The Justice Department last week continued its fight against the U.S. Postal Service's operation of an electronic mail service by responding to Postal Service briefs filed with the U.S. Court of Appeals for the District of Columbia.

Meanwhile, Sens. Steven D. Symms (R-Idaho), Paula Hawkins (R-Fla.) and Jesse A. Helms (R-N.C.) filed briefs in support of the Justice Department's opposition to the electronic mail system, called E-COM. The senators said Congress had never given the Postal Service the authority to begin E-COM. The Postal Service, the senators contend, said because Congress authorized them to operate "modern" service they could begin electronic mail.

However, the senators said, "if the bare term 'modern' permits the Postal Service entrance into telecommunications and data processing, it would permit any other type of vertical integration which the Postal Service might deem modern. Obviously, such a prospect enhances the dangers of inappropriate governmental intrusion into the private marketplace.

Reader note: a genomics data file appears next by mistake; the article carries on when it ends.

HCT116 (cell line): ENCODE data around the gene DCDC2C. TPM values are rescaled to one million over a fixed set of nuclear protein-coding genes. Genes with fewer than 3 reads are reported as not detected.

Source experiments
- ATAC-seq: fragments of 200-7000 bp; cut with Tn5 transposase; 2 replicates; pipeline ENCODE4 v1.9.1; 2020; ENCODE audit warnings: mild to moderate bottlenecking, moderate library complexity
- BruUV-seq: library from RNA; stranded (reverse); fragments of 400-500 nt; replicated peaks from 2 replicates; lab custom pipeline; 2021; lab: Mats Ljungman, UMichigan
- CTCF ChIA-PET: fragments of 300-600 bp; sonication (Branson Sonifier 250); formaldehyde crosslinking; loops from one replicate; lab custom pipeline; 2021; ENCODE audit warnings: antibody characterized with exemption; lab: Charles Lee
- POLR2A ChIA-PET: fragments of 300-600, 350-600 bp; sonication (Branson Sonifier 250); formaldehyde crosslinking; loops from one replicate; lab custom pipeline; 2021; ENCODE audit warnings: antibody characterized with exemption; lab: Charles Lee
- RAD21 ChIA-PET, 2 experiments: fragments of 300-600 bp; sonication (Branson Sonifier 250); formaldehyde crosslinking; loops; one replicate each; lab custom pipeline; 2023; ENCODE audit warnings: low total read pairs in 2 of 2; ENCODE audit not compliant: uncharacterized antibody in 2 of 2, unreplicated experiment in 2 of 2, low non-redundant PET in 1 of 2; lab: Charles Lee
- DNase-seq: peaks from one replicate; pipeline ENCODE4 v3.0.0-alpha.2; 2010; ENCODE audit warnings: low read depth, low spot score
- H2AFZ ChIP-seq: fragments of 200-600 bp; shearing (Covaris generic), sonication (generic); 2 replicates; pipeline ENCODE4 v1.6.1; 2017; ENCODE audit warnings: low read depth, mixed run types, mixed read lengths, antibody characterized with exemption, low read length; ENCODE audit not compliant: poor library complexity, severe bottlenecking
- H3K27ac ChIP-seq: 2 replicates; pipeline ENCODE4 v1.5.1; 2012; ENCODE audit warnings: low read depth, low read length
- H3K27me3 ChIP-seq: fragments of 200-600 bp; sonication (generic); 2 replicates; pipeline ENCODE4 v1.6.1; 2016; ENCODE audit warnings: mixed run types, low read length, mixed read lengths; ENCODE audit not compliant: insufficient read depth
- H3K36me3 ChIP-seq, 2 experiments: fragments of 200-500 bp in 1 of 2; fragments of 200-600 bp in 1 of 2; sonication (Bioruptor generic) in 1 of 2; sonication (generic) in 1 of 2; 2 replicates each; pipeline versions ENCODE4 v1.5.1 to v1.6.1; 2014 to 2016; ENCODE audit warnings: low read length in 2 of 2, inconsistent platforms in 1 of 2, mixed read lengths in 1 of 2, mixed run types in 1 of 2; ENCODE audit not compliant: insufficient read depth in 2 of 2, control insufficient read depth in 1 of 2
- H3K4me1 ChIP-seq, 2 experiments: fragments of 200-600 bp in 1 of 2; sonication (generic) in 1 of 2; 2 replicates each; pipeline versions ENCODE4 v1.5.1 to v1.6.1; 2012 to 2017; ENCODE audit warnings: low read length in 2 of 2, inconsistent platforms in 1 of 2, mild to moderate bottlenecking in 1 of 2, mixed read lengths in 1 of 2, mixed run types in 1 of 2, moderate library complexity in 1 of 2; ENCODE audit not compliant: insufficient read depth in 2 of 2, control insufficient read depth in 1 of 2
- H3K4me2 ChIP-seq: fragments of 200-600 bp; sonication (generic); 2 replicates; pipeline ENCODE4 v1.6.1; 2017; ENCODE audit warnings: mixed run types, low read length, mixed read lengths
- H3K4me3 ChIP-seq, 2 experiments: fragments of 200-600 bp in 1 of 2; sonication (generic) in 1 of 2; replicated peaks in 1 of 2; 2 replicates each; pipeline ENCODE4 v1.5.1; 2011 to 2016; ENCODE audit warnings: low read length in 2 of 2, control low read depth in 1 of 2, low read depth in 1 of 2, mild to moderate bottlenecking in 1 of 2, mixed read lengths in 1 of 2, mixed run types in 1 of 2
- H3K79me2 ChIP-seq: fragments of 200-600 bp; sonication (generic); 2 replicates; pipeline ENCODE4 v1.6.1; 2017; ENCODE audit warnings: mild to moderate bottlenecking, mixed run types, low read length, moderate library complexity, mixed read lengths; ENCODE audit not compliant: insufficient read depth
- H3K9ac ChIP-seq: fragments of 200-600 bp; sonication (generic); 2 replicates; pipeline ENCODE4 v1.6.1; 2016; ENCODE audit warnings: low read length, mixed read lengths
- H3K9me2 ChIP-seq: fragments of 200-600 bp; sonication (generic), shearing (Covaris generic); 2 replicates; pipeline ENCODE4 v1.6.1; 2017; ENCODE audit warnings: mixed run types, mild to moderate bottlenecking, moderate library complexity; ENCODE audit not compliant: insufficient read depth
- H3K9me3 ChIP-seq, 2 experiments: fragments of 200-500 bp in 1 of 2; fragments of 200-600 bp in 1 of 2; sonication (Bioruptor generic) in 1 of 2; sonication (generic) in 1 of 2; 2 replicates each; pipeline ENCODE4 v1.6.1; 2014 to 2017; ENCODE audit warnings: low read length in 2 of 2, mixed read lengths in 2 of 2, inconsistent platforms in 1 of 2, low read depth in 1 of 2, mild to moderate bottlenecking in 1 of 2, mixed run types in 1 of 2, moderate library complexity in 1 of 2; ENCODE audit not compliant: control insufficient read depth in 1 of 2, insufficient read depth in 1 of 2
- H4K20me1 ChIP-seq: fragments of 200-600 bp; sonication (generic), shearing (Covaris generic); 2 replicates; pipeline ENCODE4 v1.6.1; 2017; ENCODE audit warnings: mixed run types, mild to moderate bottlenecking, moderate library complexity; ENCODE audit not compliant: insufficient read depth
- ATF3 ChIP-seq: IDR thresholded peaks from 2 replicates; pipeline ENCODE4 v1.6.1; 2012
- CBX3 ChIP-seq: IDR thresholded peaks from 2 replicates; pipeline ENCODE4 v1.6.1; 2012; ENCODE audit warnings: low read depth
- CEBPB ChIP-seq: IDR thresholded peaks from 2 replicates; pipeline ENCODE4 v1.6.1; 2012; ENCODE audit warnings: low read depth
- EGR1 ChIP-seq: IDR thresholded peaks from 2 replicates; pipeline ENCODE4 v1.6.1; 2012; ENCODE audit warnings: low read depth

"This difficulty arises precisely because the Postal Service has failed to seek, and wait for, proper and explicit congressional guidance," the senators said.

The Postal Service told the court the senators shouldn't be allowed to participate in the case because they lack standing--that is, a direct relationship to the case.

The Justice Department earlier this month had attempted to halt temporarily the inauguration of E-COM on Jan. 4, claiming the Postal Service hadn't participated in the required hearings. However, two federal courts rebuffed those attempts and E-COM started as scheduled. The case is now pending at the appeals court.

The Justice and Commerce departments have opposed the service because they said it unfairly prohibits private industry from entering the business of delivering electronic messages.

In its brief filed last week, the Justice Department said the Postal Service had only been granted permission to begin an experimental electronic mail system, not a permanent one. The Postal Service can implement a permanent E-COM system as soon as it receives a recommendation from the Independent Postal Rate Commission to do so, Justice argued.